This is a very comprehensive book and is a must for anyone with an interest in the Second Fleet. My interest is genealogy and a convict relative sailed with the Second Fleet. However very little information was available on this man with no record of his arrival in Australia being available. This book has been the first to fill in at least some of the gaps and gave me an indication why this relative had been transported in the first place. It even came complete with references. This is the kind of book you pray that you will find when you are searching for distant convict relatives. I can thoroughly recommend this book.

Star Trek Star Charts: The Complete Atlas of Star Trek
Published in Paperback by Star Trek (08 October, 2002)
Author: Geoffrey Mandel
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Boring, Boring, Boring..... and inconsistant!
The one word that characterizes all the books of the Black Fleet Crisis Trilogy? BORING!!!!!!!!!! The book moves too slowly and is simply too inconsistant. Luke Skywalker runs off to become a hermit at Darth Vader's old retreat rejecting his Academy, his family and pretty everything else. Only a mysterious woman who is able to enter his stronghold induces Luke to leave with promises about his lost mother. Leia is shown much more as the Chief of State, an idea that did have merit, while Han Solo is shown more as the family man. The problem is, is that the story moves so slowly. The characterizations are weak: Princess Leia, the people's leader refuses to learn the names of her bodyguards preferring to ignore their existance. That is totally contrary to Princess Leia, Han Solo is done all right but that is because he really has nothing to do. Luke is done terribly. The Black Fleet crisis marks the epitome of stupid Jedi power Luke. It took Zahn coming back into the fold to save the expanded universe after the Black Fleet Debacle. The Lando adventure has possibilities but it too drops by the wayside due to just too much non-sensical writing. Perhaps this story should have been a one or two book set not a trilogy, at time it feels like the auther was just trying to fill space. In any event, this book needed some major editing and marked a dark period of Star Wars literature that not even the Jedi Academy Trilogy (horrible as it was)reached.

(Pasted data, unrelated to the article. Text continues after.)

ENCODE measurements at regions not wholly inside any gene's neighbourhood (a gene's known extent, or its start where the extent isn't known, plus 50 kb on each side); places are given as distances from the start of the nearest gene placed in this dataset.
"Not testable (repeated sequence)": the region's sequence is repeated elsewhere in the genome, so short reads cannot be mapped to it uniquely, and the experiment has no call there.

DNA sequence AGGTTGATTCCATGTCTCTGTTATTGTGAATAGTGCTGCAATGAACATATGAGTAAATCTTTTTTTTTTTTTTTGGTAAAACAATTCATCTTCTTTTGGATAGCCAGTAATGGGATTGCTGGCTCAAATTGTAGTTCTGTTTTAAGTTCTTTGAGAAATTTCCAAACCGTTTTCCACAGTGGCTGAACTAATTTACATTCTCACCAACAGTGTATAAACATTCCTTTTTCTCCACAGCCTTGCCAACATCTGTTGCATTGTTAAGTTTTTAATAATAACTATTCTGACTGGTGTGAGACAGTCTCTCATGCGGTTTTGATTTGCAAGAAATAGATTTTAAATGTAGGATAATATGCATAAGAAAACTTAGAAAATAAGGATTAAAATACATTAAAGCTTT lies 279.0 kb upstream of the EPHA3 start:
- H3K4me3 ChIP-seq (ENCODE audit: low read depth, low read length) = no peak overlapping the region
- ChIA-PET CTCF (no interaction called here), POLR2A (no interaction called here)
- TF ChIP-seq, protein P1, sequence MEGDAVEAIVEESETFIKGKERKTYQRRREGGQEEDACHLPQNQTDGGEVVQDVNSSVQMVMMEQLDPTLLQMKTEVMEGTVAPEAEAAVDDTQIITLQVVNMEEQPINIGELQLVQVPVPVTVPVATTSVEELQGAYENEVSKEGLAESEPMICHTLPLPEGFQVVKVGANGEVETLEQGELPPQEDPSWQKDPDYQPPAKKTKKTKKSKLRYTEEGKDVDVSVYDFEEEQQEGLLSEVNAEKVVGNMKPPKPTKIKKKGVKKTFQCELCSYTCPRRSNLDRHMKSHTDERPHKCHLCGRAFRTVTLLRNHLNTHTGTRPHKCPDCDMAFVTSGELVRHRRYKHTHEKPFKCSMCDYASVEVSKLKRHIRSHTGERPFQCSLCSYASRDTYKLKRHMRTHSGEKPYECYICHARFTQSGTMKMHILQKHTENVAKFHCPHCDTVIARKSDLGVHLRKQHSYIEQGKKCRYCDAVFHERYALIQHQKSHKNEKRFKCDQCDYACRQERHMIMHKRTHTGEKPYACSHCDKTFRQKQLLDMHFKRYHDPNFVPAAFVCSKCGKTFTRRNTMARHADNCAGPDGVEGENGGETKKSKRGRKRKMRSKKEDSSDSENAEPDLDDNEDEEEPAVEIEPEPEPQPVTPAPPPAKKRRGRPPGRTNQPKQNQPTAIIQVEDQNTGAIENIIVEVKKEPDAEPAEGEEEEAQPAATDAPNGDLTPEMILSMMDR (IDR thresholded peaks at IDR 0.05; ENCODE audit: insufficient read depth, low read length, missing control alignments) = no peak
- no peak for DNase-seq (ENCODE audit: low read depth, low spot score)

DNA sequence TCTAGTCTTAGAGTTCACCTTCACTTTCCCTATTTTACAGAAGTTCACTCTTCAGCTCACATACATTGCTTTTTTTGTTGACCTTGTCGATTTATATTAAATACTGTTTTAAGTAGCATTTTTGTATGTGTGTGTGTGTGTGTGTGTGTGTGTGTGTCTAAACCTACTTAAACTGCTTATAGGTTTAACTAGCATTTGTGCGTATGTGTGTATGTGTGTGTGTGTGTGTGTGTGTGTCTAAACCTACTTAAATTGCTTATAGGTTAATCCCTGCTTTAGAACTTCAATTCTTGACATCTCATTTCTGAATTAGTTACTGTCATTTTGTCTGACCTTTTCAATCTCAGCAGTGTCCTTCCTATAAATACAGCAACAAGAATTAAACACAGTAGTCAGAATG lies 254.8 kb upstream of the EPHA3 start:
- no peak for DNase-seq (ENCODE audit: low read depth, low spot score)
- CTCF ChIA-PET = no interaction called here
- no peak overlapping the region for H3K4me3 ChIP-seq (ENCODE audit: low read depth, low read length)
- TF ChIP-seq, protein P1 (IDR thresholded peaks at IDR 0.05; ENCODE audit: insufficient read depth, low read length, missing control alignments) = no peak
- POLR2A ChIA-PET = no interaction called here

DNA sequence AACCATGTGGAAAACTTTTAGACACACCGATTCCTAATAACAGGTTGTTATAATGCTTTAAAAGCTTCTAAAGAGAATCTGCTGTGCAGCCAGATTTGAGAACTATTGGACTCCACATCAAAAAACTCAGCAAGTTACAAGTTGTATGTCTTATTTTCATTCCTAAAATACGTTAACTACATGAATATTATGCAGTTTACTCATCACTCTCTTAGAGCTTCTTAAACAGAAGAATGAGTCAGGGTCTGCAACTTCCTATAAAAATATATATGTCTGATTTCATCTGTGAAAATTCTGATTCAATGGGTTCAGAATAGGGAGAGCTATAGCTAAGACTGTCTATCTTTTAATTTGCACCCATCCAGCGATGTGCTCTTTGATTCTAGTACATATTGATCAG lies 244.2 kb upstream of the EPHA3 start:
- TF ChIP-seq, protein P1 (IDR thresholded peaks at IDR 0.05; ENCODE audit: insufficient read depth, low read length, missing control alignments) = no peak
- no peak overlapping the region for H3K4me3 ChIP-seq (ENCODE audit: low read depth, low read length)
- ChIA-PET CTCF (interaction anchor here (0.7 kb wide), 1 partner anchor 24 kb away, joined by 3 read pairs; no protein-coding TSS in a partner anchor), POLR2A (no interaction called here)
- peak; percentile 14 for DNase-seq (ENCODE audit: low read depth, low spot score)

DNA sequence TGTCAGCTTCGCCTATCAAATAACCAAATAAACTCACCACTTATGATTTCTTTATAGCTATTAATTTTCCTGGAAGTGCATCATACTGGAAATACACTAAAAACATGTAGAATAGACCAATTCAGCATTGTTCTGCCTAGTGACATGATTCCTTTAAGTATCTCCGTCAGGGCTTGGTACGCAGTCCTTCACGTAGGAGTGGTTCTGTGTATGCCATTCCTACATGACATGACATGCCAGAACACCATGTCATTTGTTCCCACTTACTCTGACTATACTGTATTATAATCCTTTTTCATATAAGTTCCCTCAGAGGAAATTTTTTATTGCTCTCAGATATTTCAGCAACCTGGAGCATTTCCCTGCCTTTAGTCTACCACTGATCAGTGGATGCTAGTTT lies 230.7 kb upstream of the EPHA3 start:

Non-cannon Star Wars and mischaracterizations ruin this book